Have you ever heard of a nutrient called luteolin?

It’s one of the lesser-known flavonoids, chemical compounds that are found in many vegetables and herbs.

Why am I bringing it up? Jung Han Yoon Park, PhD, a professor of nutrition in South Korea recently led a study that showed luteolin’s ability to stop colon cancer cells in their tracks. This is potentially big news.


Dr. Park told me that she and her colleagues were eager to study luteolin because colon cancer cells—unlike many other cancer cells—are continually exposed to the foods we eat. Previous studies, she said, had showed that luteolin could cause colon cancer cells to die, but no one knew how it did that. She and her colleagues wanted to find out. Additionally, while they wouldn’t expect this to happen, they wanted to make sure that luteolin didn’t also cause normal, healthy intestinal cells to die in the process.

Researchers conducted a petri dish study and created three groups. One group contained human colon cancer cells and luteolin…the second group contained human colon cancer cells alone…and the third group contained noncancerous intestinal epithelial cells from rats (because it’s difficult to culture healthy human intestinal cells) and luteolin.

The researchers were looking to see whether luteolin affected cancerous and noncancerous cells—and more importantly, how. The results were clear after only one day. By counting the number of cells in the dishes, the researchers found that, as expected, human colon cancer cells that were exposed to luteolin stopped multiplying, while human cancer cells that were not exposed to luteolin kept multiplying. And noncancerous intestinal epithelial cells from rats were not adversely affected by luteolin, which was great news.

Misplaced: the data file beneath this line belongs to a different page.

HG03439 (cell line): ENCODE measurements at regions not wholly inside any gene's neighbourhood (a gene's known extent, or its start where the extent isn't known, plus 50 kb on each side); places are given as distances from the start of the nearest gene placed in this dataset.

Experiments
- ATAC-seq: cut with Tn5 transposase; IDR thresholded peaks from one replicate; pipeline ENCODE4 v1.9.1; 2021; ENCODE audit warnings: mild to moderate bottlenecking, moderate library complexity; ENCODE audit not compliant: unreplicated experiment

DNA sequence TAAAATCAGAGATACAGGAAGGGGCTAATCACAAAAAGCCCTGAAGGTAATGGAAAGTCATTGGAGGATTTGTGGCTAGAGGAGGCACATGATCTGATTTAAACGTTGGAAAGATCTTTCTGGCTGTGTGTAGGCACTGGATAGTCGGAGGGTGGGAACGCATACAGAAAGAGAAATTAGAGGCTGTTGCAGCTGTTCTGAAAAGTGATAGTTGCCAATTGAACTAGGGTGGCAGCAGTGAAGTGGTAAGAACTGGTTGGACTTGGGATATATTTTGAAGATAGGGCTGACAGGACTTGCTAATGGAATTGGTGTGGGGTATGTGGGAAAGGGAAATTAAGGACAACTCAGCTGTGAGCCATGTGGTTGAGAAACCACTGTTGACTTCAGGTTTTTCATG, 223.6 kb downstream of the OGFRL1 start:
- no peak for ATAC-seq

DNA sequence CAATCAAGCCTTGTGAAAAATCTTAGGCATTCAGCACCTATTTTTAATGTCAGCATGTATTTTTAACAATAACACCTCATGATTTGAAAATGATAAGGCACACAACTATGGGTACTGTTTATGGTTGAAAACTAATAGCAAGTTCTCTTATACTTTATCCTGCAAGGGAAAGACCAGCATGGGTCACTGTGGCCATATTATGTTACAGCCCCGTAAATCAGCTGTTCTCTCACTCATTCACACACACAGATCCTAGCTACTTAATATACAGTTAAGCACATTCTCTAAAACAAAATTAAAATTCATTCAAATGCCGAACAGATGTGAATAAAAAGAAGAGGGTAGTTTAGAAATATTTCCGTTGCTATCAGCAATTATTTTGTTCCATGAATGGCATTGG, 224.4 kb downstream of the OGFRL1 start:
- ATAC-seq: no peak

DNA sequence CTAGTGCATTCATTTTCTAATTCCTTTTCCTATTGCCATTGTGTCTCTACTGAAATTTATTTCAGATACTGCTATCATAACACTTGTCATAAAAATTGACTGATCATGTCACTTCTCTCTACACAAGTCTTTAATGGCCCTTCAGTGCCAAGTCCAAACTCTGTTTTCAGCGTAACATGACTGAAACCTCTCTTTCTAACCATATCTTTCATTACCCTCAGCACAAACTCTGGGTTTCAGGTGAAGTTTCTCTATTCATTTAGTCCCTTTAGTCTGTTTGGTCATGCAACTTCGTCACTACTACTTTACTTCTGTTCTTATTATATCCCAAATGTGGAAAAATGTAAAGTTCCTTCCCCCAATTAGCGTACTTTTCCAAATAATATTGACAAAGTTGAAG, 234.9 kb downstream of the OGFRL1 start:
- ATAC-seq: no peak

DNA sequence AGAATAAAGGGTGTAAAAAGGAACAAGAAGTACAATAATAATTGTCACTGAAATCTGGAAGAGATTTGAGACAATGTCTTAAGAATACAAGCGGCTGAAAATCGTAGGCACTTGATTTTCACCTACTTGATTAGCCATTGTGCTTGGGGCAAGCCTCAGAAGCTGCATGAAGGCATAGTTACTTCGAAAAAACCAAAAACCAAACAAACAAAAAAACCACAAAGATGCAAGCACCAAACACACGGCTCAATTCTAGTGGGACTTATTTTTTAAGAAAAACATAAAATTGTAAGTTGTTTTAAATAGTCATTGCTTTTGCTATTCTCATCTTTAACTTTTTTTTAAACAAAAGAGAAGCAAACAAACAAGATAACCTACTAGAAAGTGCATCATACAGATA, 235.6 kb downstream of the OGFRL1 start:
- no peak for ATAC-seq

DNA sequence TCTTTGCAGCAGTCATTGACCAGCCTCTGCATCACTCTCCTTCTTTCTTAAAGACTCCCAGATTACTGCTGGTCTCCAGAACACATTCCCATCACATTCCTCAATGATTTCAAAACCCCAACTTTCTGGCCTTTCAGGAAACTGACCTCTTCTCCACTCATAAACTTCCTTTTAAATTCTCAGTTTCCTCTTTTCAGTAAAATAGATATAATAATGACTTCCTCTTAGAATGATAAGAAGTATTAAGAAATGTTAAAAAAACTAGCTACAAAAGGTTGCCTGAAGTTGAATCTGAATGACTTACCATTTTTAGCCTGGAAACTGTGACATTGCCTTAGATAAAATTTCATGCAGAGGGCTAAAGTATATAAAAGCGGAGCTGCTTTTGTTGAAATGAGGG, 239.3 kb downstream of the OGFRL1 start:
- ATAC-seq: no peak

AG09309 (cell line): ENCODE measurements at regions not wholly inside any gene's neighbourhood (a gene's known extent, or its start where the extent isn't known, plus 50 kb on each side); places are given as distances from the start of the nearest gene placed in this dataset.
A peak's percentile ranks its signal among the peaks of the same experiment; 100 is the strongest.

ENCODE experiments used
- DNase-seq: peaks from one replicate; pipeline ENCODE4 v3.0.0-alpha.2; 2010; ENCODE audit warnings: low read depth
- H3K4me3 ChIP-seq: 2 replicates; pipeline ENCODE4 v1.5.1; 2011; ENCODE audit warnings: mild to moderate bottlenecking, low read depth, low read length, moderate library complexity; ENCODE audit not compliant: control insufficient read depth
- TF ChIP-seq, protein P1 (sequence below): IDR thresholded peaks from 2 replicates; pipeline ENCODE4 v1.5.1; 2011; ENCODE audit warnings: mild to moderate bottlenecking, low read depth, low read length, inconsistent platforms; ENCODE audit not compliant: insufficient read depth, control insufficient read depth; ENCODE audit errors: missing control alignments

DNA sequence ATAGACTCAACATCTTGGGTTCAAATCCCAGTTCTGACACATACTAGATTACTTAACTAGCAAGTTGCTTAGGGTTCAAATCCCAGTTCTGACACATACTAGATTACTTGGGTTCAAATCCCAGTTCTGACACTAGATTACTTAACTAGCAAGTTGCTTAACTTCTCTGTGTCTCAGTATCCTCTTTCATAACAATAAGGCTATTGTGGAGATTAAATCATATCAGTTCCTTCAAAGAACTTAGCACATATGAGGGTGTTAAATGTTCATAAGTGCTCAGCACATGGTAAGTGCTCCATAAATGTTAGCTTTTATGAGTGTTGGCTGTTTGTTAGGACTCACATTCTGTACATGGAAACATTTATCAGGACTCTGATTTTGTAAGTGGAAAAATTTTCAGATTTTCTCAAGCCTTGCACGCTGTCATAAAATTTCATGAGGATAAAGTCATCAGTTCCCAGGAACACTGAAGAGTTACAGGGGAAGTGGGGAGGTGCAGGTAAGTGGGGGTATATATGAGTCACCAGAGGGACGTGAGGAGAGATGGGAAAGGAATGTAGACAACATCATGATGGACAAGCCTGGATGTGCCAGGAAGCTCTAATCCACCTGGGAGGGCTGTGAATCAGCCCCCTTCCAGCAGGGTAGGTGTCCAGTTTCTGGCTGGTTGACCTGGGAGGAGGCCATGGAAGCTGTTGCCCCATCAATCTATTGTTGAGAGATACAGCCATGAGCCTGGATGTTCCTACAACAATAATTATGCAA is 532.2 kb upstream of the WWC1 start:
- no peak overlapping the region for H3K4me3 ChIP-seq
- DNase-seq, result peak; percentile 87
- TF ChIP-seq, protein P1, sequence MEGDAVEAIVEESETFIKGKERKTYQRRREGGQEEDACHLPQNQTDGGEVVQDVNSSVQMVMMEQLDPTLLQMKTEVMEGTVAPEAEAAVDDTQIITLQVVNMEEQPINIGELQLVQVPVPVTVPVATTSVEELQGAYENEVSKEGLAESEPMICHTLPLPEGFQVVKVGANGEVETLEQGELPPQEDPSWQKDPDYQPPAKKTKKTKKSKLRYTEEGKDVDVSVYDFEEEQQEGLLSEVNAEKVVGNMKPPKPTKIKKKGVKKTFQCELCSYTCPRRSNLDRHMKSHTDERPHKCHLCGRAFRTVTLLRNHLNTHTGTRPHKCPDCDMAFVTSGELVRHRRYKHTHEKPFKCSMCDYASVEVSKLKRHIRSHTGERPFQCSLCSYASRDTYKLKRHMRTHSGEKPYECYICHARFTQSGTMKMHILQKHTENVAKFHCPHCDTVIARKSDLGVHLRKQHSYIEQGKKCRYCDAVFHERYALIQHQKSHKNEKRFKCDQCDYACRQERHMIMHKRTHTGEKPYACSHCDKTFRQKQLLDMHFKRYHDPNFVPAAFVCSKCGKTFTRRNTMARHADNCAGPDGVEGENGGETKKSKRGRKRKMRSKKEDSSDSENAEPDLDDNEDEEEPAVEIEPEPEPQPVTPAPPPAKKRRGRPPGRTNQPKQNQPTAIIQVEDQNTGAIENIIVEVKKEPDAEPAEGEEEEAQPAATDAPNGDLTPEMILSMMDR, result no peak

So how did plain old luteolin—remember, it’s just a natural part of vegetables—have such a large impact on the human colon cancer cells? With more analysis, the researchers discovered that luteolin interfered with an insulin-like growth factor (IGF). Dr. Park told me that the study was so encouraging that within a year or two, researchers are expected to test the effect of luteolin on live animals with colon cancer, probably mice. If that goes well, human tests will quickly follow.


But there’s no need to wait for further studies to be done to eat foods containing luteolin, said Dr. Park—especially if you have colon cancer or are at high risk for it. You’re probably eating at least a little bit of it already, and there’s no harm in eating more by increasing your intake of certain foods and herbs. Parsley and thyme are unusually rich in luteolin (containing more than 50 milligrams per 100 grams). Foods that have 10 to 50 milligrams per 100 grams include peppermint leaves and rutabagas. And others that have small amounts of luteolin include chives, artichokes, broccoli, carrots, peppers (both hot and sweet), beets, Brussels sprouts, cabbage, cauliflower, lettuce, apple skins, basil, chamomile tea and spinach.

Dr. Park said that taking a luteolin supplement right now isn’t recommended because more studies need to be done to establish a safe dosage.

Researchers don’t yet know how much luteolin-rich food one would have to eat for it to be beneficial, but Dr. Park said, don’t be shy about it—fill up your plate because you aren’t going to get too much luteolin from food. Because luteolin isn’t affected by heat, she said, it doesn’t matter whether you eat the vegetables raw or cooked. So serve them up any way you like!